Private eye Clyde Umney awoke that morning realizing something was wrong. The neighbors, the Demmits, weren’t tossing loud zingers at each other like normal. Their yapping dog, you know the kind that drives a knife into your nerves with it’s high-pitched barks, was silent. The elevator operator was coughing sprays of blood, cancer, and talking about retiring to move west with his sister.
It got worse when he reaches the corner and the blind newsboy, Peoria Smith, is happily talking about his mother winning forty thousand in a Mexican lottery and he was getting an operation to fix his blindness. The boy gets mad when he senses Umney is not happy about and runs off screaming he never liked Umney anyway.
His favorite restaurant, Blondie’s, a fixture forever, had closed up on him.
It was all wrong. Things never changed in his world. They were always the same.
At his office, he finds the hall being painted in a bright white color. Those dark corners were gone forever. His secretary, Candy Kane, was gone, leaving a note saying she had never liked his making fun of her name and the bouts of slap and tickle they went through.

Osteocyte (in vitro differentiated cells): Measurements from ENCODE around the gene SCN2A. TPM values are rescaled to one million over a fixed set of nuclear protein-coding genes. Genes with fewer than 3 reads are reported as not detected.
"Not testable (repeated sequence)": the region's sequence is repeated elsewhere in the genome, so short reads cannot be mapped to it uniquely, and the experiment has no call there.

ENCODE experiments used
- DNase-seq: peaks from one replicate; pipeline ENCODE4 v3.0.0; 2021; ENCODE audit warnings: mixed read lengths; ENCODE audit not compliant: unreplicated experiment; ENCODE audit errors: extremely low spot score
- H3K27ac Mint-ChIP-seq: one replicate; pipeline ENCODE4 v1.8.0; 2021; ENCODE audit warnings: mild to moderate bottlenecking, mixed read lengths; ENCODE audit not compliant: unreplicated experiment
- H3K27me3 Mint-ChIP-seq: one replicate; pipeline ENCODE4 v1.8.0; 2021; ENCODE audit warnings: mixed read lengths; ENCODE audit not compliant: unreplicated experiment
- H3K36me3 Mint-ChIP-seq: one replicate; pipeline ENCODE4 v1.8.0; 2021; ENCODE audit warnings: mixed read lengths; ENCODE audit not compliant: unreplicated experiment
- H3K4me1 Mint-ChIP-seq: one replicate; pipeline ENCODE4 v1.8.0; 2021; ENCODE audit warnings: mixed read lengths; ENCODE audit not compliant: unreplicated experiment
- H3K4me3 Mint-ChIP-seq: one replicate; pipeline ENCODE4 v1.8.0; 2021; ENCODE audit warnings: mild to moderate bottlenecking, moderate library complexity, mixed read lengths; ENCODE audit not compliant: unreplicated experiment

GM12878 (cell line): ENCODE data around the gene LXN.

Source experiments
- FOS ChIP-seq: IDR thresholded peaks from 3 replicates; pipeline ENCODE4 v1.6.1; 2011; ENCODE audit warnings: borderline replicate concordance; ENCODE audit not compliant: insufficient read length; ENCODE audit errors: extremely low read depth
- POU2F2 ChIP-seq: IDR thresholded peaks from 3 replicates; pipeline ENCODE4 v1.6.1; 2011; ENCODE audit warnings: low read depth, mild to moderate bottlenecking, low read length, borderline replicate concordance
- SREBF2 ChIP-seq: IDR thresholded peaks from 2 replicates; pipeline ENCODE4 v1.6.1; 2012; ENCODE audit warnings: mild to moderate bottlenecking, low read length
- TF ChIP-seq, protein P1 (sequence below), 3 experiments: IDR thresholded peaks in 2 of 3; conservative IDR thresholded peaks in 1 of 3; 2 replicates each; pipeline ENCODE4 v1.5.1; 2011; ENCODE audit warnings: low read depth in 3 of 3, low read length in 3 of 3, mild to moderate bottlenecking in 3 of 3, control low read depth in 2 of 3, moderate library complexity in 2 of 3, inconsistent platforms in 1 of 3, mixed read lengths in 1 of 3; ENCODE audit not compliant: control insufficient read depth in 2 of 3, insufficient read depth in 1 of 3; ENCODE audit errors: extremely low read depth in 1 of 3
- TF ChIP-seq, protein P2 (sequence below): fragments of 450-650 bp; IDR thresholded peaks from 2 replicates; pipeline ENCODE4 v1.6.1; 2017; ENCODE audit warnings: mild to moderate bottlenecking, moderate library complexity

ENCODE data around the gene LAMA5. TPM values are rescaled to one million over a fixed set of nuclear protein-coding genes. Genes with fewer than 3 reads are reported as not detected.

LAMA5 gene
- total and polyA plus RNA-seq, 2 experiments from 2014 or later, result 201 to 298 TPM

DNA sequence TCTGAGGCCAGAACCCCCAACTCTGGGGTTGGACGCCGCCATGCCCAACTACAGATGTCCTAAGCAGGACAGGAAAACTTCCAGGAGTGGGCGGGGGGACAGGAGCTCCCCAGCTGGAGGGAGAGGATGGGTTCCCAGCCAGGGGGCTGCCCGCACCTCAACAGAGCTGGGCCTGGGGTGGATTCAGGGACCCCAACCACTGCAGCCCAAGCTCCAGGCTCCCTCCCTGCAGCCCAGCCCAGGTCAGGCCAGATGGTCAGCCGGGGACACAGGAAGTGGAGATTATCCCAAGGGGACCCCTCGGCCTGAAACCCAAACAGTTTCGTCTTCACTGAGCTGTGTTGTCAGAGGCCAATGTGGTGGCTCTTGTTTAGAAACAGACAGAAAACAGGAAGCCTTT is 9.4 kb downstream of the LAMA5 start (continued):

It really was all wrong.
But when the man entered his office, things really got weird. Umney couldn’t even look at him. The voice was familiar, but not familiar. And he saw why when the man insisted he look at him.
The face was the same one he stared at every morning while shaving, except about twenty years older. He carried a very thin brief case with the smallest zipper he’d ever seen. And it didn’t look to be made of metal.
That’s when the story descends into one of those King has done several times over the years with a writer interacting to his own creation.
This tale is an homage to Chandler and Macdonald’s private eye classics from the thirties on into the seventies. It first appeared in the Nightmares & Dreamscapes collection in 1992. This edition is a small book, eight-eight pages of story, published as part of Penguin 60s celebrating the publisher’s sixtieth anniversary.
For more forgotten books, as always, go check out Patti Abbott at her blog, Pattinase.